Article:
ITT: Gearing up for the Solar Eclipse
Director Robert Morehead gazes up as the shutter of the Gott Observatory’s cranks open slowly. We’re here to talk about Monday’s solar eclipse, a happening that affords scientists a rare glimpse at the hottest part of the sun.
The eclipse in Lubbock will start at 11:30 a.m. and the maximum coverage – about 72 percent –will occur at about 12:57 p.m. The moon will have entirely moved off the sun at just past 2:26 p.m.
According to Morehead, “The sun’s disk has to be obscured by about 90 percent before it starts getting dark enough to notice. It’s just like if the sun goes through a thin cloud, you don’t really notice. So the sun can dim quite a bit before you’re eyes actually notice.”
Astronomer Matt Penn at the National Solar Observatory in Arizona calls the corona, “the most beautiful thing you can see in the sky."
Morehead agrees. “The corona is this tenuous atmosphere that’s kind of streaming off of the sun that’s being accelerated by the solar wind that’s coming off the sun, these solar particles that are lifted off the sun just by the sun’s magnetic field and its brightness," Morehead said. "It’s very very hot, it’s about a million degrees and it’s pretty bright in x-rays and ultraviolet and it does have some visible light but it’s very defused so it’s very dim. So when the sun isn’t blocked, you can’t see it.”
Eclipses always occur during a new moon, with its illuminated side facing the sun.
Scientists can artificially view the corona whenever they want by placing a disk in their telescopes. But the moon does one thing those little disks can't: it exposes the innermost part of corona.
Satellites give scientists only so much information, which means every solar eclipse is another chance for them to see parts of the sun that aren’t seen from satellites. It was 1918 when the last solar eclipse passed over the entirety of the continental US.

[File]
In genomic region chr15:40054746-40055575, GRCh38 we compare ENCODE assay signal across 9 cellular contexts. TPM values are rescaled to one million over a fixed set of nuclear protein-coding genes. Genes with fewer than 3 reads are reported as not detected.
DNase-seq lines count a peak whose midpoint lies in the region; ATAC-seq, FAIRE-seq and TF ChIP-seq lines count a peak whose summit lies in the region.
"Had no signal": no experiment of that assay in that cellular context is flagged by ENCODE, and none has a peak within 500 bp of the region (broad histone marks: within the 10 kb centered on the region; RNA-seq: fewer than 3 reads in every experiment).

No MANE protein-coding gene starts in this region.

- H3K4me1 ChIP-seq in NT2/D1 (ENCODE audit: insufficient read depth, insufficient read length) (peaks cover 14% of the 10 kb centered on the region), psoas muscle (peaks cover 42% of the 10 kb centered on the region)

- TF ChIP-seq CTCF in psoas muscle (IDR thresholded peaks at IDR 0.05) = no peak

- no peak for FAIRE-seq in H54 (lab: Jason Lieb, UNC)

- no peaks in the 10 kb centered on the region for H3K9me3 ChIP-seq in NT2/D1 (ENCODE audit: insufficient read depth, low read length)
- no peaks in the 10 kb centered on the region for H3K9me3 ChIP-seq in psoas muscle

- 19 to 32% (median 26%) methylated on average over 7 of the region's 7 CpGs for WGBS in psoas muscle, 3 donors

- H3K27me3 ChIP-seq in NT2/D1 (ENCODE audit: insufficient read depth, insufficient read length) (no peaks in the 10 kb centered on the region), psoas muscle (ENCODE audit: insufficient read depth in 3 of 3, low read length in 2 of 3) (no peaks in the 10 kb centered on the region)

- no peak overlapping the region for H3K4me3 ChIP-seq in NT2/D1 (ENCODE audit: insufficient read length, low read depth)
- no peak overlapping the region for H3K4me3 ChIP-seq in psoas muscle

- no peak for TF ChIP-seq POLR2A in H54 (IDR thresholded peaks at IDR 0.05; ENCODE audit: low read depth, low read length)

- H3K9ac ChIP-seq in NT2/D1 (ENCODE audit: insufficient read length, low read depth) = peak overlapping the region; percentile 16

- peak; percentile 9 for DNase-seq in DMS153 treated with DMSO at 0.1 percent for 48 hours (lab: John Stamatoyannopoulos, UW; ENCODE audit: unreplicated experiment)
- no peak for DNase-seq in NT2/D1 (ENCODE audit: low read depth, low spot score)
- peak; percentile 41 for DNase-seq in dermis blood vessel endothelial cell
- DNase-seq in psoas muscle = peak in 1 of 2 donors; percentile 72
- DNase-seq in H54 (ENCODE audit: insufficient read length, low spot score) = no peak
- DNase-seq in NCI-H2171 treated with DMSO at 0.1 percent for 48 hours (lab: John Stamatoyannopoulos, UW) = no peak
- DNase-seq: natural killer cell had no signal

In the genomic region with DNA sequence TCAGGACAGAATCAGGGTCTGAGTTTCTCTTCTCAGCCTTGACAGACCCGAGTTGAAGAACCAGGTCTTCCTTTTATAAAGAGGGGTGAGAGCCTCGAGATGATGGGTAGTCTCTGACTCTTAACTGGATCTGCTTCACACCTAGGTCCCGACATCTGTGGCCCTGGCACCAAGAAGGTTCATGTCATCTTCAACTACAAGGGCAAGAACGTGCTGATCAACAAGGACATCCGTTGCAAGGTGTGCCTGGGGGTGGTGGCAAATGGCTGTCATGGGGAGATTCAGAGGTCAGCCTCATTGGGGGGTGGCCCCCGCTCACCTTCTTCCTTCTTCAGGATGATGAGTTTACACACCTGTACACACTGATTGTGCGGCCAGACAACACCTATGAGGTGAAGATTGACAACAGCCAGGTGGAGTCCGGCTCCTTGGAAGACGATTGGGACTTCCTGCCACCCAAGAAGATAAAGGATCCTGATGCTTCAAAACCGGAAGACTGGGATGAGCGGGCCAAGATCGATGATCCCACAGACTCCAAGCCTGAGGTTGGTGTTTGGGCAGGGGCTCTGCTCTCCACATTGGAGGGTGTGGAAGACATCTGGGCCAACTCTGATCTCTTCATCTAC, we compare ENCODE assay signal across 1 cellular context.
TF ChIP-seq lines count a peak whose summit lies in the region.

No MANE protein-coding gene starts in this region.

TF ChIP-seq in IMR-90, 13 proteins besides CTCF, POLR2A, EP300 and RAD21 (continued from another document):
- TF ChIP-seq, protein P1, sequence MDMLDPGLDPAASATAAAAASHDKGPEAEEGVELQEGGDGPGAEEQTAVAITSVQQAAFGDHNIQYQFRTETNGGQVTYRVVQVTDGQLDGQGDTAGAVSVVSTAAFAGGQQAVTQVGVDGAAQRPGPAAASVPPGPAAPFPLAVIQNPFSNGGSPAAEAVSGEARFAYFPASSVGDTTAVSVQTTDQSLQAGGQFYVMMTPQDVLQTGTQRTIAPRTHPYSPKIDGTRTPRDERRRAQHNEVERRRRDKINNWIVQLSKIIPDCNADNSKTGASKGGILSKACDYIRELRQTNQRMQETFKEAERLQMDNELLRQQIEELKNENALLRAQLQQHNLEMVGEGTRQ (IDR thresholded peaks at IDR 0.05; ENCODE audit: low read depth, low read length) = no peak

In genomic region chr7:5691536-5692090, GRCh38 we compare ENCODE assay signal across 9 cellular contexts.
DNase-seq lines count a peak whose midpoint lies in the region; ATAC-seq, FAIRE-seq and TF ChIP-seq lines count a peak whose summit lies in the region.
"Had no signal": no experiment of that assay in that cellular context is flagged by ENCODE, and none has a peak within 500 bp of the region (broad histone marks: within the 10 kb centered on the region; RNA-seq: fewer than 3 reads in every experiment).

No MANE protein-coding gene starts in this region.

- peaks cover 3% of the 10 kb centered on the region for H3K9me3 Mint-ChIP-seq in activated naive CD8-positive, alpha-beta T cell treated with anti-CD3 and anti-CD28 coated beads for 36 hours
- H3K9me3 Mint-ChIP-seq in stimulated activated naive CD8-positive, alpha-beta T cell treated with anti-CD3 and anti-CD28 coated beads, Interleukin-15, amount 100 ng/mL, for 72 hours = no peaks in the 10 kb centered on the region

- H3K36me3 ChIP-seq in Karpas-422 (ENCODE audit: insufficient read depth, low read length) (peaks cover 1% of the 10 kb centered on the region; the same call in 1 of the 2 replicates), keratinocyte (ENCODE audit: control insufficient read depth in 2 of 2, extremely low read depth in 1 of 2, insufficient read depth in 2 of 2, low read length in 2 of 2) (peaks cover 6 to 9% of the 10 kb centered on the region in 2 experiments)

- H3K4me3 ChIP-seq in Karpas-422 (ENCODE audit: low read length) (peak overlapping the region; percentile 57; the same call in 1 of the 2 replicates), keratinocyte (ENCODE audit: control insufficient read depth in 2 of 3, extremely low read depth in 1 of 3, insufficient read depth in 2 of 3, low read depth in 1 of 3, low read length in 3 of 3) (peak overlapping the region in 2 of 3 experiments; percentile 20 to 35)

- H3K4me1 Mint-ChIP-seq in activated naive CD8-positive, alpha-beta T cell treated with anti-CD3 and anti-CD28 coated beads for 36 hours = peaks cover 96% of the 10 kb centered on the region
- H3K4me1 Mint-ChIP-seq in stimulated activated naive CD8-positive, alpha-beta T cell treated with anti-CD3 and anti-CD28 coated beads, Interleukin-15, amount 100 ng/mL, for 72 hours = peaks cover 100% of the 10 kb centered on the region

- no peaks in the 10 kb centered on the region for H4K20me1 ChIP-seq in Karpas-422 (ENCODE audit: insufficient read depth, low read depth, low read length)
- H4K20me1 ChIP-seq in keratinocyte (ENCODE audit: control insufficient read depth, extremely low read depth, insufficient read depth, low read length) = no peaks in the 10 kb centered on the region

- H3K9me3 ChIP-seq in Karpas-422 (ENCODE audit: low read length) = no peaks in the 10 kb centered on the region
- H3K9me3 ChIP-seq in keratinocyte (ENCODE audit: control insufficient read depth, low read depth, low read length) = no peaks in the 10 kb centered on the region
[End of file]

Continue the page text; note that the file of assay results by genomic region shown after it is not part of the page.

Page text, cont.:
People looking at the eclipse need proper eye protection to avoid causing permanent damage. The three locations in Lubbock hosting a watching event will have the special glasses available.
From 11 a.m. to 2 p.m. Texas Tech University Libraries will host a public viewing with experts from campus on hand to lead discussions, answer questions and provide insight. Food and snacks will be provided.
The city’s Patterson Library on Parkway Drive also will host a viewing that begins at 11:30 a.m. The Science Spectrum & Omni Theater on the South Loop is having a viewing event and will be live-streaming events from places where the eclipse will be total.
Tens of thousands of Americans are expected to travel to points inside the 70-mile-wide band of the total eclipse, known as totality, which will stretch from Oregon to South Carolina. Temperatures will drop a few degrees while the sun is completely blotted out and animals and birds may behave oddly.
“All the sudden in the middle of the day, it gets dark. So if you’re an animal, it gets dark and it’s time to go to bed, or it’s time to go hunt," Morehead said. "And then all the sudden a couple minutes later it gets light again and they’re kind of confused.”
Morehead was born two years before the 1979 eclipse that went over a small portion of the country. He’s been looking forward to Monday’s celestial show since he was 6 and will be in Oregon to witness two minutes of night during a day.
In 2024, Texans will have their chance to see totality and as Morehead explained it, “That’ll be a primo eclipse for Texas.”